Before the exercise challenge, the patient's baseline pulmonary function should be obtained, preferably FEV1, or less ideally, PEF.

A baseline FEV1 of less than 60% is an absolute contraindication to a treadmill exercise test for EIA. A baseline FEV1 of less than 70% is a relative contraindication. Consider CAD and 12-lead EKG monitoring in patients older than 40 years of age.

The athlete exercises on a treadmill until heart rate reaches 90% ff the maximum predicted heart rate. This is maintained for 7 minutes (similar duration to RAST).

After the exercise, FEV1 is measured at 5, 10, 15, 20 and 30 minutes and then compared with the baseline measurements.

A decrease of 10% from baseline is abnormal but not diagnostic of EIA. A decrease of 15% from baseline is diagnostic of EIA.

Eucapnic hyperventilation (EHV)

This is the "new" test. It is preferred in competitive athletes but is more difficult to perform.

The US Olympic Committee requires a positive challenge test to be documented for an athlete to qualify for the use of bronchodilators.

Exercise-induced dyspnea differential diagnosis includes exercise-induced vocal cord dysfunction (EIVCD), exercise-induced laryngomalacia (EIL) and more (http://buff.ly/1jzVPHS).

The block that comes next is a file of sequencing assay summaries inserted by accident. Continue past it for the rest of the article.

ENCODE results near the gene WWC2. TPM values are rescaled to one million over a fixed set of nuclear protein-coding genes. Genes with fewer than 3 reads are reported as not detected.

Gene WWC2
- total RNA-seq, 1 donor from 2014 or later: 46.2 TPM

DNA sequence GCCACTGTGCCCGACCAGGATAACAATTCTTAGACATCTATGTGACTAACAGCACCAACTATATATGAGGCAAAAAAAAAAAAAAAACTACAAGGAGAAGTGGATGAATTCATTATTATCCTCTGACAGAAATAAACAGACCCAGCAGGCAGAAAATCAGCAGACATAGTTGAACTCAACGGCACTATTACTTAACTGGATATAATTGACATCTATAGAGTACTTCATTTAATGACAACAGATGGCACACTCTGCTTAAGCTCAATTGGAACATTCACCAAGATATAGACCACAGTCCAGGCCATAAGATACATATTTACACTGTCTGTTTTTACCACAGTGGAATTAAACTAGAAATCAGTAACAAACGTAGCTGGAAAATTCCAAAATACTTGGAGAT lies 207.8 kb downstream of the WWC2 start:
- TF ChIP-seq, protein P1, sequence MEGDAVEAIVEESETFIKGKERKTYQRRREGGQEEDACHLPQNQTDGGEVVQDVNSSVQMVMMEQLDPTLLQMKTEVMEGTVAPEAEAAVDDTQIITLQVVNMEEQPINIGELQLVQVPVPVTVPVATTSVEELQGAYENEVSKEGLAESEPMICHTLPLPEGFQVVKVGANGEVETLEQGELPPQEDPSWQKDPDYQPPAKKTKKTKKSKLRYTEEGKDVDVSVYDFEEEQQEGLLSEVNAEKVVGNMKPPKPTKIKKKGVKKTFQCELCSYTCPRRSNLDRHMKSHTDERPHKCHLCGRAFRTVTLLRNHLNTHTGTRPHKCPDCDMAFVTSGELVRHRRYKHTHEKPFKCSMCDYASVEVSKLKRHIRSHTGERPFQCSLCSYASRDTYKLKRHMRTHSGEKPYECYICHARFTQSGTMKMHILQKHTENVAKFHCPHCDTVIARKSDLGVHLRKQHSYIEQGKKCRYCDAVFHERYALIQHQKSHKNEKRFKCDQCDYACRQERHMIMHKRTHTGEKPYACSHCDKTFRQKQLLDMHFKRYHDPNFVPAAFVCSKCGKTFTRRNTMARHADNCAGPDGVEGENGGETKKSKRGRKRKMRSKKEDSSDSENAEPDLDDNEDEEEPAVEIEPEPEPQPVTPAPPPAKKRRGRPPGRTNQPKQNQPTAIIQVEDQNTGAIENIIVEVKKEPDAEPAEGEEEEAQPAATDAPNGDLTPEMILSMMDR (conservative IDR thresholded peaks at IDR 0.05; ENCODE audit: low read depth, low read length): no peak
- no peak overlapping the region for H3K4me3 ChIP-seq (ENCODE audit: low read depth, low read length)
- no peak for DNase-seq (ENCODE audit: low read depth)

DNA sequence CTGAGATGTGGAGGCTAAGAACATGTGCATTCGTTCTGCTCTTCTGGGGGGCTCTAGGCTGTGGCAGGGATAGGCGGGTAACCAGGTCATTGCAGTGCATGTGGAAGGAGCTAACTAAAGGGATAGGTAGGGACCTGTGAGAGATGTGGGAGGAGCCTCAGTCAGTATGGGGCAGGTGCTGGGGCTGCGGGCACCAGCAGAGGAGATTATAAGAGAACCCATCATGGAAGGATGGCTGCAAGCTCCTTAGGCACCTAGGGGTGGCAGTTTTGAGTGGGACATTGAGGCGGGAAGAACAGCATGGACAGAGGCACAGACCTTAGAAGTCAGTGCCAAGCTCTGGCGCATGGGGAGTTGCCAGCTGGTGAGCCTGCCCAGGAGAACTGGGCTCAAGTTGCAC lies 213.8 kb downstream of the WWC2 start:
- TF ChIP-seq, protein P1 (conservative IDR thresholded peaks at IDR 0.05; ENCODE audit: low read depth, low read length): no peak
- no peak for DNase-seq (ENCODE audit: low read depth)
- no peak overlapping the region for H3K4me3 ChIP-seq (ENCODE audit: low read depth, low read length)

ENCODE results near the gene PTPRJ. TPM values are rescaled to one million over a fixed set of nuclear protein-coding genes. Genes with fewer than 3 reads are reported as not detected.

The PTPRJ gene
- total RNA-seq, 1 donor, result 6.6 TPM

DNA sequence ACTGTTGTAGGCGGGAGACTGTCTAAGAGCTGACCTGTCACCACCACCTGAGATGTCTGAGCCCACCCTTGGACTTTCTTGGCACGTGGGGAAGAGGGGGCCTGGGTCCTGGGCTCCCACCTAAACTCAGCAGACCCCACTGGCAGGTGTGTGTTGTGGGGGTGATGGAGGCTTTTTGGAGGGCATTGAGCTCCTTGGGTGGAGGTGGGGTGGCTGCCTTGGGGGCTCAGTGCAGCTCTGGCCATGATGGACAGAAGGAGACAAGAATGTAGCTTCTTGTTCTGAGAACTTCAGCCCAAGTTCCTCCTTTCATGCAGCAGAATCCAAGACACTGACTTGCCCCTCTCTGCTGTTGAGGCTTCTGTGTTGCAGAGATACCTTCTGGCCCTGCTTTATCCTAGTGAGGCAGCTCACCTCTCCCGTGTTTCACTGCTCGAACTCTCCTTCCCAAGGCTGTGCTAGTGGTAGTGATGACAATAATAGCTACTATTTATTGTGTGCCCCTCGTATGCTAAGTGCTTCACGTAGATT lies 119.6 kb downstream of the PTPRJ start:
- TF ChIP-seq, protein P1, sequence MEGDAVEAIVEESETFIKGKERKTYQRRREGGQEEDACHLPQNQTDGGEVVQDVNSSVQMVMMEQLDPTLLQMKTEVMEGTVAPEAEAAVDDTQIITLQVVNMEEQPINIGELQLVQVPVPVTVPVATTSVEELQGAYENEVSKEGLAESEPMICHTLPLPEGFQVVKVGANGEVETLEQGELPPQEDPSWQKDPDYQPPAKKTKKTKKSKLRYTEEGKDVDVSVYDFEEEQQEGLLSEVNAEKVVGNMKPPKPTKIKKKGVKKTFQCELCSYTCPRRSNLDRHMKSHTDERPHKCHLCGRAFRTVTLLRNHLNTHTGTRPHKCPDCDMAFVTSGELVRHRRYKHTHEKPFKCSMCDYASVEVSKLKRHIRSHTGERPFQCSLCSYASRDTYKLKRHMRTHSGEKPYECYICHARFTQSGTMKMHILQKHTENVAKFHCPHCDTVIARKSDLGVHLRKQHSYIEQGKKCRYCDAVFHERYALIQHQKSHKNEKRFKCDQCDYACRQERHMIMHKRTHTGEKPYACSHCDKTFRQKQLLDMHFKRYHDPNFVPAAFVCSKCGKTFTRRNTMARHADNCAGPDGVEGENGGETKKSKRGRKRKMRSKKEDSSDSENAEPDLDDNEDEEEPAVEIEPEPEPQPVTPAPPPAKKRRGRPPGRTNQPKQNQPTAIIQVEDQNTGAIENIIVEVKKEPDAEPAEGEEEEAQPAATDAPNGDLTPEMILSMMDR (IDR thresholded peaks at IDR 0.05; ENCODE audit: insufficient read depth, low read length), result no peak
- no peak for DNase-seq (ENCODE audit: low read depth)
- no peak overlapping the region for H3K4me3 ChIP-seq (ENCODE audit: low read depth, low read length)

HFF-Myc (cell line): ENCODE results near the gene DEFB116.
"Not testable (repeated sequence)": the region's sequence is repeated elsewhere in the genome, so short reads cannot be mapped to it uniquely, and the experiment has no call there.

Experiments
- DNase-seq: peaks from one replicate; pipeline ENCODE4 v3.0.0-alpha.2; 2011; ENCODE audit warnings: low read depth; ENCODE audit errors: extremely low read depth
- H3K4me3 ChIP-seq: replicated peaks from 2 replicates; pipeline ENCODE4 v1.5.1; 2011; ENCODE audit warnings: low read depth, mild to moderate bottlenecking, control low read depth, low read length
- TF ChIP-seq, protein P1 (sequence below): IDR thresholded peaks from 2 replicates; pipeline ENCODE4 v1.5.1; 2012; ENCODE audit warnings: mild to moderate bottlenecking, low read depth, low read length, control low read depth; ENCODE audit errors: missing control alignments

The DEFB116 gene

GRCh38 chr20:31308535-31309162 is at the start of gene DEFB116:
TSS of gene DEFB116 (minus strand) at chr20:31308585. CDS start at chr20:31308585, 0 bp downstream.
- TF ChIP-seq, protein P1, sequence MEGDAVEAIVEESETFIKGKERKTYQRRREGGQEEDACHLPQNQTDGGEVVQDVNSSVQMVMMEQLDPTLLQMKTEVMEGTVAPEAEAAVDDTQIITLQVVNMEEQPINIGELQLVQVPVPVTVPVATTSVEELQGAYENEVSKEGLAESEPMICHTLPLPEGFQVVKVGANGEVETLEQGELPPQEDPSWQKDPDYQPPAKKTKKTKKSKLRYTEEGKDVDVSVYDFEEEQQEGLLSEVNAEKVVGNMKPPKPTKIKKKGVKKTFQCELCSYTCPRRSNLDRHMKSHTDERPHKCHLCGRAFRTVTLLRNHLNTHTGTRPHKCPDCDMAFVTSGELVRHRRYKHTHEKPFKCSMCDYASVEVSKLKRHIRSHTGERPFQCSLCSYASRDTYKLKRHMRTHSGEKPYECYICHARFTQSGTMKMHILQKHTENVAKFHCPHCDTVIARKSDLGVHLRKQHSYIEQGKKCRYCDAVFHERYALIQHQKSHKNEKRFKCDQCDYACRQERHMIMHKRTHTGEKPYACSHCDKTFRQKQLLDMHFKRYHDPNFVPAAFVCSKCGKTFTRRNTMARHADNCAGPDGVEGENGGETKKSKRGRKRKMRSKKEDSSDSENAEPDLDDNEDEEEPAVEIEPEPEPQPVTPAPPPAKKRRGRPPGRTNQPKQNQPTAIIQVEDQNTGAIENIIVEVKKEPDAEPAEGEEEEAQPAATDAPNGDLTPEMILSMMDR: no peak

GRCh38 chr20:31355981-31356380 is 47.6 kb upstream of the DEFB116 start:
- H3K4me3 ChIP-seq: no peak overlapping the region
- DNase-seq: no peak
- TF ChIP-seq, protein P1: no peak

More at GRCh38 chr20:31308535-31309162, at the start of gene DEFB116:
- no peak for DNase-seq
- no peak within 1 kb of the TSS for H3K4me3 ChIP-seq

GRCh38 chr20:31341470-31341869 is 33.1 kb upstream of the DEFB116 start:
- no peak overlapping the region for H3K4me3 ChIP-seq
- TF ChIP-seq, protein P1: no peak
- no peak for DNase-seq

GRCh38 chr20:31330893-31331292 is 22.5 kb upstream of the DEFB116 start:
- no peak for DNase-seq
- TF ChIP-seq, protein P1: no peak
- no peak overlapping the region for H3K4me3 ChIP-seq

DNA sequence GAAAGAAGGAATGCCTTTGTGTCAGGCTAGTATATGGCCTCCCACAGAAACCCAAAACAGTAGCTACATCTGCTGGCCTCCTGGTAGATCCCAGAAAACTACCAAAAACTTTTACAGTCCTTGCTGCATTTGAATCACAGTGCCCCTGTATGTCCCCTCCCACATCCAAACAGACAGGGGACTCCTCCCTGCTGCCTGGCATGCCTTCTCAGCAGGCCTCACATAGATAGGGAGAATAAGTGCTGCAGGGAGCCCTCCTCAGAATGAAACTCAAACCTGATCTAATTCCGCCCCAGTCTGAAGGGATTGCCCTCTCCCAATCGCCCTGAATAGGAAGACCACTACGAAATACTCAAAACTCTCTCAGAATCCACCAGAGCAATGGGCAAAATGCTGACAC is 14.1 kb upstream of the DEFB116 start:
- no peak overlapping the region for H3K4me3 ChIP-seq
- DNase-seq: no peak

Non-pharmacological treatment:

- warm-up
- cool-down
- breath through the nose

Pharmacological treatment

Mnemonic for drugs used for treatment of EIB - CLIMB:

Leukotriene receptor antagonist (LTRA), montelukast
Inhaled steroids (ICS)
Mast cell stabilizers other than cromolyn
Beta-2 agonists, albuterol

Adrenergic receptor agonists have been the agent of choice for acute asthma symptoms since the first reported use of “adrenal substance” for acute asthma in 1900 in JAMA.

The usual treatment of mild isolated EIB is a short-acting bronchodilator taken 15-30 minutes before exercise. The medication should be accompanied by warm-up and cool-down and nasal breathing to attenuate the symptoms. Beta 2-agonists are the most effective agents for EIB. Intermittent use is recommended to avoid tolerance or decreased effectiveness with daily regular use. Tolerance to beta 2-agonists is not prevented by concomitant use of inhaled corticosteroid. Leukotriene inhibitors (LTRA) and mast cell stabilizers can be useful in EIB but are less effective than beta 2-agonists.

Controller medication (listed above) are required in EIA.

Do inhaled beta-agonists have a "doping" effect in non-asthmatic competitive athletes?

No. In 17 of 19 randomized placebo-controlled trials in non-asthmatic competitive athletes, performance-enhancing effects of the inhaled beta (2)-agonists formoterol, salbutamol (albuterol), salmeterol and terbutaline could not be proved. In contrast to inhaled beta(2)-agonists, oral administration of salbutamol (albuterol) seems to be able to improve the muscle strength and the endurance performance. There appears to be no justification to prohibit inhaled beta(2)-agonists from the point of view of the ergogenic effects.